Terroir Tipple


Photo: J Chevaldonne

The Burgundians are terroirists…no need to exit the building.. just a passion for wine which reveals its origin; that unique mixture of limestone and clay; the light which falls on the vines as they curve around a hill; the way the sun rises swift and warming over a vineyard or sets lingeringly…all very poetic you may scoff, but I kid you not, you can taste such things as subtle nuances in the wine.

Burgundy is not really about grapes at all, but the land on which they’re grown…sucked through the roots. That’s what makes the wines special and these days the land is lovingly looked after – growers have even gone back to using a horse drawn plough, so as not to compact the soil. This soil is tunnelled through and aerated by the earth worm, which was an endangered species in the era of insecticides, but has celebrity status these days. You can taste the ground, not just in grand expensive wine, but in affordable regional wines as well. You’ll have to follow me to find these…

If you’ve ever visited the vineyards in America or Australasia, some sprawling across hundreds of acres, you may be surprised how small Burgundy vines are and how compact; dwarf vines nestling just a meter apart. This creates competition for nutrients sending the roots down to tap the mineral of mother rock. On the Côte d’Or, the limestone is full of fossilised crustaceans which give a minerality to the wines..a stony, saline character. A Burgundian vine should be like a lean, toned athlete to express a special sense of place… which maybe a vineyard of 4 or 5 hectares. It needs just enough sun and nutrients – too much and you have sunshine in the glass, perfectly pleasant, but without the finesse.

The canny 9th century monks of Cluny, who were fond of a glass or two, observed the places where vines produced the best wines. They translated terroir as inclination… the aspect and the wind play their part…but so has man in observing, defining and ultimately delimiting and naming the places to grow specific vines over the centuries. One the one hand terroir is a tangible thing – the natural conditions – while on the other it is story which continues to unfold.

The best way to get to grips with terroir is in the vineyard, so I had a root around. After a tasting with Christophe Roumier in Chambolle-Musigny, he obligingly gave an ‘off the cuff’ interpretation of terroir in the following film. He has vines in some of the finest places on the planet to make red wine; for example Chambolle-Muisgny, Premier Cru, Les Amoureuses and the grand crus of Bonnes-Mares and Musigny. However even more modest vineyards – including Bourgogne – can have a strong sense of place.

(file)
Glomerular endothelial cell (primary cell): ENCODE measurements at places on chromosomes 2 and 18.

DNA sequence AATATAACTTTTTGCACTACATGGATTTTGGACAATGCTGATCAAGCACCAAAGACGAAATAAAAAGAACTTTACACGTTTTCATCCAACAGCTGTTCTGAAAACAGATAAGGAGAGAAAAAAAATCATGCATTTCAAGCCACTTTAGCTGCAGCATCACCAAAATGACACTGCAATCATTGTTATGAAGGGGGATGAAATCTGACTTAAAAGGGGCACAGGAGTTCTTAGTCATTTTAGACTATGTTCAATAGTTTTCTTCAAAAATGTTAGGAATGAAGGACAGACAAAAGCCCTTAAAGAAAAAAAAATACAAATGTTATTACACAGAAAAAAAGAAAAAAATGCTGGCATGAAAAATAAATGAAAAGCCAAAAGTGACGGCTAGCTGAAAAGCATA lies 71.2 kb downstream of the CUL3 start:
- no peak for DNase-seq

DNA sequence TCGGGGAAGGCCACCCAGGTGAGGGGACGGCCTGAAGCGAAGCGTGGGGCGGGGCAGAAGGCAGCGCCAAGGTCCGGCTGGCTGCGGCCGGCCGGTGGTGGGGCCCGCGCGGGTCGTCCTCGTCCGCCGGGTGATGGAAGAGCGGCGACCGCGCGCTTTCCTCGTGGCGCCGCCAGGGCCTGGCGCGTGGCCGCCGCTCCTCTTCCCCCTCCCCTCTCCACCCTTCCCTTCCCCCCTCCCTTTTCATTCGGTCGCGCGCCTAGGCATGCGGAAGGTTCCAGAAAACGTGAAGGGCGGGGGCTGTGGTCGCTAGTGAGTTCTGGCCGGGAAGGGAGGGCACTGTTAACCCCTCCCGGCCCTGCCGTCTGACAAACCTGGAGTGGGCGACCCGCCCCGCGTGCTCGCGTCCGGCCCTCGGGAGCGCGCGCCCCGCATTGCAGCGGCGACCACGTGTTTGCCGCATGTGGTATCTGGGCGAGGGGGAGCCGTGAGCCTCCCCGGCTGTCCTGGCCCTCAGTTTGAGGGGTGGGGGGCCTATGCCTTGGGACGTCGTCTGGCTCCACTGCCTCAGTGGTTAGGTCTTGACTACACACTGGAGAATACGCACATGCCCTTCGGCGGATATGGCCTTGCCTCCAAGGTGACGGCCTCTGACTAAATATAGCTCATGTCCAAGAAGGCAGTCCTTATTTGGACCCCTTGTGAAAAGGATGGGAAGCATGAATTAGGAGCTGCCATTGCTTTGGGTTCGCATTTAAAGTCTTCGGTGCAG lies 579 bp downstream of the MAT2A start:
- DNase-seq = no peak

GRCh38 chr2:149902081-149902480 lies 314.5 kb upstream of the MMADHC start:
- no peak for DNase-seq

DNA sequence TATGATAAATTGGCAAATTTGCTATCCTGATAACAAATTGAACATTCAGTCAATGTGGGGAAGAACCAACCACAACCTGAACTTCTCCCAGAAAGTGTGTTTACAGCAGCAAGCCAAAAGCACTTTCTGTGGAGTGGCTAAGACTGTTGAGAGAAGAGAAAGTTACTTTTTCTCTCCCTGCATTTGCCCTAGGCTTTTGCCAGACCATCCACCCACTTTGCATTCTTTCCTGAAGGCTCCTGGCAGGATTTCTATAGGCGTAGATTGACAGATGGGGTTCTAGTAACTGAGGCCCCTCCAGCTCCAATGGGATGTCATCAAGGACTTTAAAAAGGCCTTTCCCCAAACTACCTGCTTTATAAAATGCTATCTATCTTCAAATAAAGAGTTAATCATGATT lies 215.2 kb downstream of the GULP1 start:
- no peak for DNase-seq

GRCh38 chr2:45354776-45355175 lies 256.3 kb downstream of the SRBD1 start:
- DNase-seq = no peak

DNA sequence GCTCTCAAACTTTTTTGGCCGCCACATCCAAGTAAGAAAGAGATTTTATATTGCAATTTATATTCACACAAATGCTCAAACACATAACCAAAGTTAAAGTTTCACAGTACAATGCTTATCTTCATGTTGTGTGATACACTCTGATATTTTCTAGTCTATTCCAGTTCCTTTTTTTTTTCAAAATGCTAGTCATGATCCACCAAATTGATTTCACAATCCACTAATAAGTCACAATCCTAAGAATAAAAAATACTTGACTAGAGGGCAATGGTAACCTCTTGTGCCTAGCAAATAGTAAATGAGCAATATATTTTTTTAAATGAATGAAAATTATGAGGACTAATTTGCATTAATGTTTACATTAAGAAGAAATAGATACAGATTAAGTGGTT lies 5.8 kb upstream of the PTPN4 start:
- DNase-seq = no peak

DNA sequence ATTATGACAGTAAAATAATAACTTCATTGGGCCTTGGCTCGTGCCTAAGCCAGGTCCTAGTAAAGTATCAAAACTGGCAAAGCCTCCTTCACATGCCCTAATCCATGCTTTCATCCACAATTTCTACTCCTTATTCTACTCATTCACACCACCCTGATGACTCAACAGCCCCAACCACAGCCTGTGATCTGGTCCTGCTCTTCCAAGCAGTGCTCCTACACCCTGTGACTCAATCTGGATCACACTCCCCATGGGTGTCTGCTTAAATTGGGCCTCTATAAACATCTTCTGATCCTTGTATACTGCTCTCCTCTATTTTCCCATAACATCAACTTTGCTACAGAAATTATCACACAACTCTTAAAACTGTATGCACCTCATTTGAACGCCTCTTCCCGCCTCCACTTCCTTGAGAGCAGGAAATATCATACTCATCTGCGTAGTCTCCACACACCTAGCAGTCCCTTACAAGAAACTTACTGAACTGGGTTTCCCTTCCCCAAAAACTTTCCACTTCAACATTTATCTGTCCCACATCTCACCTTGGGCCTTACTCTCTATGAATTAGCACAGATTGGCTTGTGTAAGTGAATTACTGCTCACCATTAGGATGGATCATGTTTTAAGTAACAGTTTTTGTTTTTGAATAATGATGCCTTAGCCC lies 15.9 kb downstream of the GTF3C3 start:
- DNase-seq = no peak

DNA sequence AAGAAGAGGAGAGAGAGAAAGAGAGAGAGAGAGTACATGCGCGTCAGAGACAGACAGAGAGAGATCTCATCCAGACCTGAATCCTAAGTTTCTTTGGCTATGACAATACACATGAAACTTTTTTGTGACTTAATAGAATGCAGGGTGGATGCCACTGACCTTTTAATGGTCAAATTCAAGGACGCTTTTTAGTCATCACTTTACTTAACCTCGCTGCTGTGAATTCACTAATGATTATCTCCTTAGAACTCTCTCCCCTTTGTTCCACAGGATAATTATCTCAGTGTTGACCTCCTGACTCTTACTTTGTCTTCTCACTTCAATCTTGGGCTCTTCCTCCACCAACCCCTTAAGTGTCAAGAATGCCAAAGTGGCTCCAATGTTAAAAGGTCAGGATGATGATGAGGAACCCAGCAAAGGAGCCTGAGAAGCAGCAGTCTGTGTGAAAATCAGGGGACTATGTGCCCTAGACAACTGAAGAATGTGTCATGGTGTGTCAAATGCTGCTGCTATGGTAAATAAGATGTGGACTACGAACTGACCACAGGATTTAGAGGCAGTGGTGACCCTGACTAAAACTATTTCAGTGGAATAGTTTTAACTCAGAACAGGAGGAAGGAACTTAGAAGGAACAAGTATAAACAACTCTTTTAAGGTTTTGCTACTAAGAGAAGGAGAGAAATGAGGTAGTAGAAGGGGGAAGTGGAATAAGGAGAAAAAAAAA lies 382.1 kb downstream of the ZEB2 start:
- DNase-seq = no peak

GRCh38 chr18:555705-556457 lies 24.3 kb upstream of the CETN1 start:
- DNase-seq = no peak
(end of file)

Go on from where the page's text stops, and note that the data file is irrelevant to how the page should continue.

Here’s an example or two of terroir expressed in the glass; take Pinot Noir grown on clay, the wine will be soft and rounded. A wine that says ‘come hither,’ while Pinot Noir on grown limestone soil is strict, clipped and fresher… and far more ‘stand offish.’ The slope makes a difference too; an aspect facing more northward, or a place further up the slope on thinner top soil will make a wine racier and leaner.

Chardonnay is a promiscuous variety, happy to frolic anywhere in the world, but also capable of the greatest finesse – think Montrachet. In Burgundy Chardonnay is not just a ‘blonde’ varietal wine, togged up in oak, but a conduit to the terroir…from the salty wines of Chablis down to the richer, more softly stony wines of the Mâconnais. (Fyi – there are varieties other than Pinot Noir for red and Chardonnay for white, but they have bit parts in this story).

The terroir of Burgundy has recently been inscribed on the UNESCO World Heritage list. The wine which expresses this terroir has traditionally captured the imagination of wine lovers, but is now grabbing the attention of wine investors and trophy hunters – particularly the Grand Cru. The next blog will consider how this terroir is divvied up – from regional wines to Grand Cru – and what gives the latter its ‘wow’ factor.

Christophe Roumier speaking in the vineyard at Domaine Georges et Christophe Roumier in Chambolle Musigny